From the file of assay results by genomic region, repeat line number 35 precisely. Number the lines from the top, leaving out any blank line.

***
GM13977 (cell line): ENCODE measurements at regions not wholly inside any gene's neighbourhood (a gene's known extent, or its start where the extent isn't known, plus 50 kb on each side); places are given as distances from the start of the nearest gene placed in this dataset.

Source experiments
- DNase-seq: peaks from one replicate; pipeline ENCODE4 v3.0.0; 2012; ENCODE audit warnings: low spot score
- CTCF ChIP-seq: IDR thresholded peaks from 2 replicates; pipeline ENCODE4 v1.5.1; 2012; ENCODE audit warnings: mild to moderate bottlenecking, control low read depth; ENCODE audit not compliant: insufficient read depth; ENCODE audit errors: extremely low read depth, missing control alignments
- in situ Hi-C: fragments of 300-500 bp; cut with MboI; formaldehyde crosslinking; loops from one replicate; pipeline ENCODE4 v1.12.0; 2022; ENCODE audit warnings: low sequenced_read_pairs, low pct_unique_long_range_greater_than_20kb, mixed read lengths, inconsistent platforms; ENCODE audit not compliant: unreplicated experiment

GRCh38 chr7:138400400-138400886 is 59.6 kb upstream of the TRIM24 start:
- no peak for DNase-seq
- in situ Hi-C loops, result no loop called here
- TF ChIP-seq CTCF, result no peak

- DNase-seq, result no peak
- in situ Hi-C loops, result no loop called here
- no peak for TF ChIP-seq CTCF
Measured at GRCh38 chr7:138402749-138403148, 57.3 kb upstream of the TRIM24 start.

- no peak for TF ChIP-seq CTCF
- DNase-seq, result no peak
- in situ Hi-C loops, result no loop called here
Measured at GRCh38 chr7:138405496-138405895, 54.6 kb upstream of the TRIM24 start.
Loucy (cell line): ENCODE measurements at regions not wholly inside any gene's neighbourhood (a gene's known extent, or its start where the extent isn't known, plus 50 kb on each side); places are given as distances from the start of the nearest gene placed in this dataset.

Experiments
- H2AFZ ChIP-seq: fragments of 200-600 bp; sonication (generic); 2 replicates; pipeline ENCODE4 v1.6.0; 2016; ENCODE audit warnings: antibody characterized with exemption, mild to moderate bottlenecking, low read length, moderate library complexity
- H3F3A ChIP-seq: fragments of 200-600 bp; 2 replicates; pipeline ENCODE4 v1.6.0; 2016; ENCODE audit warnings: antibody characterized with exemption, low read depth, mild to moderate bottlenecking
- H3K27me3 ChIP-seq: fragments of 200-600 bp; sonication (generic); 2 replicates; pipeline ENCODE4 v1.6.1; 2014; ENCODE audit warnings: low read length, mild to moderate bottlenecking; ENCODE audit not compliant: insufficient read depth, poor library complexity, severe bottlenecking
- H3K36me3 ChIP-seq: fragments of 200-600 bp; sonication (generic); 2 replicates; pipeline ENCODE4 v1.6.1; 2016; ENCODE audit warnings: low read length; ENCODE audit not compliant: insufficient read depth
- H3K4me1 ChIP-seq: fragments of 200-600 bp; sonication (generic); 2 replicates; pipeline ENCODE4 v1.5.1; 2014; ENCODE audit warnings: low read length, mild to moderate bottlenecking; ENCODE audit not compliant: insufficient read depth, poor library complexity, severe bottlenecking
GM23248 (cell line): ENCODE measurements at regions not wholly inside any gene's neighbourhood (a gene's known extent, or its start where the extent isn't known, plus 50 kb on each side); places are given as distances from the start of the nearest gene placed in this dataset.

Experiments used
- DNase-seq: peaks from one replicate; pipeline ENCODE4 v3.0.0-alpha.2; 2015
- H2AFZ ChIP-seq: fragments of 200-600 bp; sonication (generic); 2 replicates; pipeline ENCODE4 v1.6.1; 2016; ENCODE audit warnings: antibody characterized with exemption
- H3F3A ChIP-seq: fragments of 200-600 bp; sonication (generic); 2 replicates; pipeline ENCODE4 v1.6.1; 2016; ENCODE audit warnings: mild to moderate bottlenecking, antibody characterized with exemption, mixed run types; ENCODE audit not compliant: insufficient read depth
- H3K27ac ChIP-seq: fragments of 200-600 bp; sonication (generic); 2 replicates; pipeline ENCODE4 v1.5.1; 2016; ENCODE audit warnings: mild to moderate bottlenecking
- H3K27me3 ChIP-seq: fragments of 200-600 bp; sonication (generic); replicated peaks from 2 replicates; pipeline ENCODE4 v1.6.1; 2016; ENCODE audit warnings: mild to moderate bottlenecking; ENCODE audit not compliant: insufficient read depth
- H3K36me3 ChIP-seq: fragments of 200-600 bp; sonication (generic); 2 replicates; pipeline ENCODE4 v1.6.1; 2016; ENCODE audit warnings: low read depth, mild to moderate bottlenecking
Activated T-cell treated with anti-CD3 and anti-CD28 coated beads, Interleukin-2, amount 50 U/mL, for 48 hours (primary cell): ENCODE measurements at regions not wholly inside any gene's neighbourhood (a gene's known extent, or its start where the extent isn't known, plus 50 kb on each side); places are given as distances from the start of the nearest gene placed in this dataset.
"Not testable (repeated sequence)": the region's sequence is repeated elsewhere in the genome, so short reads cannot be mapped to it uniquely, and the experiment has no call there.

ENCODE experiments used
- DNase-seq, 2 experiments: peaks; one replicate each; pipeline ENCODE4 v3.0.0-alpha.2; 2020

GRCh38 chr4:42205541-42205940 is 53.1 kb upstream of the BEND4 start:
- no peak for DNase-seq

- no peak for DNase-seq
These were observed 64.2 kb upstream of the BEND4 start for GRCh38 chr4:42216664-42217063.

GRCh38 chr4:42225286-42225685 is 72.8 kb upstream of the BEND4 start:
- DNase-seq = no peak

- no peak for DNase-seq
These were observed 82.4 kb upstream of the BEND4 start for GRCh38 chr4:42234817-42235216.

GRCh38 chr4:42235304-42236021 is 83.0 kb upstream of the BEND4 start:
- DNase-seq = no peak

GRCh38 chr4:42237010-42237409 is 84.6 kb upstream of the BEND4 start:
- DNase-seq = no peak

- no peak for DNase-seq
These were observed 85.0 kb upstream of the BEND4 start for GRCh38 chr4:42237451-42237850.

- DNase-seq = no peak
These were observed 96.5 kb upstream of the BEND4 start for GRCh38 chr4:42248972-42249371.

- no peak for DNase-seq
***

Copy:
ENCODE experiments used